(NIGHTSTREAM 2020) FILM REVIEW: AN UNQUIET GRAVE is a haunting meditation of how unchecked grief can turn you into a monster.


Director Terence Krey’s film is built on two compelling standout performances that anchor this story of grief gone too far.

Grief is one of the most powerful forces that one experiences in their lifetime. It can destroy the foundations of a person’s center irreparably. It can twist our compass from aiming at a north star sure and true towards what can take our mind off the pain, even if it is only for a passing moment. It can make us change who we are into someone whose love we cherish, wouldn’t even recognize us as today because grief has twisted us into the opposite of what we love. These are the fears and doubt from grief that cloud judgment. It is these issues that come to bear in Terence Krey and Christine Nyland’s AN UNQUIET GRAVE, making its debut at the inaugural Nightstream Film Festival. AN UNQUIET GRAVE follows Jamie (Jacob A. Ware),a widower who is in profound grief over the death of his wife Jules (Christine Nyland). His only partner in this suffering is Jules’ twin sister Ava (Nyland in a dual role), who finds that half of her is missing after Jules’ tragic death in a car accident. One day, while they both visit Jules’ grave, Jamie tells Ava he’s found a way to bring Jules back from the dead but he needs her help. Ava is shocked but doesn’t dismiss the offer out of hand. When months later, Jamie mentions the possibility of bringing back Jules again, Ava agrees to go along with it. The two participate in a strange ritual, one where Ava has to give up of her own blood to help resurrect Jules. But when nothing seems to happen, Jamie confesses there is something more to what he has been telling her. Before we know it, Ava realizes the only way for Jules to come back is by taking Ava’s body for her own as a willing sacrifice, one Jamie is willing to make for her.

AN UNQUIET GRAVE reminds one of Stephen King’s Pet Sematary in many ways; stories of the dead being brought back against their will and once they’re back they aren’t exactly right, but it’s also because the person who is bringing them back can’t let go. The film hinges on the chemistry between our two leads in a unique way; given that Nyland is essentially playing a dual role with a completely different relationship to Ware’s Jaime. As Ava, Nyland is Jaime’s partner in grief; crushed that her other half is missing and seemingly stuck in a rut in her life where she doesn’t know where to go. As Jules, her death is as fresh as if it just happened yesterday, but she feels off and she sees her husband is not the same man she remembers, but a broken shell of that man who cannot share with her the devastating true cost of her resurrection. Nyland makes the two seem like unique individuals in her portrayal, but Ware has a complex role as well as he is the one peeling the layers for the audience as we discover what he has done through his performance. A difficult task given that we have to empathize with him and his grief until we see what he has actually wrought through his actions.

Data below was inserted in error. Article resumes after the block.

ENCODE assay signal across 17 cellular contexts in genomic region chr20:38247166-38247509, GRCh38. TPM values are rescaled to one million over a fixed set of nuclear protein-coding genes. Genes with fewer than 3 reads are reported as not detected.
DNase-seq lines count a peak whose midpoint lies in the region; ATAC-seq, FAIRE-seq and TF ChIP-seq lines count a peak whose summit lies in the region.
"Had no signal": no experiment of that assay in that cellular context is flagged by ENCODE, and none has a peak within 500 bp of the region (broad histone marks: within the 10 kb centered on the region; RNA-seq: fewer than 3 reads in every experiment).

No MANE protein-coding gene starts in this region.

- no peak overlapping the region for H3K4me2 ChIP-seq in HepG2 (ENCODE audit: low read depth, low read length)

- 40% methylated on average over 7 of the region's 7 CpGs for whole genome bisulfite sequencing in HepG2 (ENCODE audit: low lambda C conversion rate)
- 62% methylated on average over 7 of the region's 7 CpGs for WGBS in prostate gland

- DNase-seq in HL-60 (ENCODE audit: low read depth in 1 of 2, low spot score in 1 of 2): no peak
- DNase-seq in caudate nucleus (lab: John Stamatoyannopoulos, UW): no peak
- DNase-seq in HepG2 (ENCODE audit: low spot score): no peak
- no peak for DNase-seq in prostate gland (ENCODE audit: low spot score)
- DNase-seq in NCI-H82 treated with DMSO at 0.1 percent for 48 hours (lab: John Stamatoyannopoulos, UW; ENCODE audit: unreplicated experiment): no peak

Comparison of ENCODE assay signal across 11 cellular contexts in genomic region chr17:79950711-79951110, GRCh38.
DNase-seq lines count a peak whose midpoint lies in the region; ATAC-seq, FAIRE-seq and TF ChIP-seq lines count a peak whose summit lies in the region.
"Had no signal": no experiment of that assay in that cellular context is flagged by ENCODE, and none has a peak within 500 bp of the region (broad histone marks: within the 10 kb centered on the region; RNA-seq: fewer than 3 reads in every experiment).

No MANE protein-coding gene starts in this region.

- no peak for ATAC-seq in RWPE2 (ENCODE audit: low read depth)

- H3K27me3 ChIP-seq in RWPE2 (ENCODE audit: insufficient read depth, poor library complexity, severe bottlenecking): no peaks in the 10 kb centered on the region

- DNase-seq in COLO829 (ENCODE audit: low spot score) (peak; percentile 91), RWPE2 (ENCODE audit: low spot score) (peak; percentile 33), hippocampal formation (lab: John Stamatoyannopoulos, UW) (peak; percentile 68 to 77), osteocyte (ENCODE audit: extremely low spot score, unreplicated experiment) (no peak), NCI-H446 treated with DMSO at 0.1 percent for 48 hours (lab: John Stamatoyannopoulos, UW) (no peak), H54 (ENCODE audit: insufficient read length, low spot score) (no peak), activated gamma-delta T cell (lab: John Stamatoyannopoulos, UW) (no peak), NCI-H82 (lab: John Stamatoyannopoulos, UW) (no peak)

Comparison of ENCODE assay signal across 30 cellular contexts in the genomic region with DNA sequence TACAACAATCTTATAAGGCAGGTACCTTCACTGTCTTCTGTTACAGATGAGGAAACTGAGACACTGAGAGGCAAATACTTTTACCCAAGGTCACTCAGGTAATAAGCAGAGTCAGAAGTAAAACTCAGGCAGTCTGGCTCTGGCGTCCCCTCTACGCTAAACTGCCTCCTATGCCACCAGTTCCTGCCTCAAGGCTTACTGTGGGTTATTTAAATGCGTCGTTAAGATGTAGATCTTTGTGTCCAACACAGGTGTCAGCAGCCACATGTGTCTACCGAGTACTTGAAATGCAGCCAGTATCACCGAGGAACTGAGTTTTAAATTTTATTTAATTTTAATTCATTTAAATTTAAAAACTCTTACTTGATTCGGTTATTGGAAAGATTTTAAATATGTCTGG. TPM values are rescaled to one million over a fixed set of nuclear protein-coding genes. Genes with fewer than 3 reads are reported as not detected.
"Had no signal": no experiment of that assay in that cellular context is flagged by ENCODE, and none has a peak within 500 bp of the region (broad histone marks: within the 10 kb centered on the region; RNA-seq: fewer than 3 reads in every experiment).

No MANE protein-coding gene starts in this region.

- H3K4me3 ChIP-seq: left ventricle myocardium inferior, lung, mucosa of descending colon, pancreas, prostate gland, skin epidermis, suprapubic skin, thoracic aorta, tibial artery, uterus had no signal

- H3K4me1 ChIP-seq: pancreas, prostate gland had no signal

Krey does a great job of making this film seem a much bigger production than it likely was budget-wise through creative shot staging and a powerful and intimate performance from both his leads. The film tells a simple story but watching it unfold through two powerful and dedicated performances really shows the heart and dedication of the team behind the film. It works and it’s a genuinely frightening film because you can empathize with Jaime and maybe almost see why he does what he thinks he needs to do. Grief can take you to dark places and AN UNQUIET GRAVE shows you how dark those places can be.

– 3 of 5 stars
Solid performances with a great premise that delivers drama and follows through with a unique genre piece.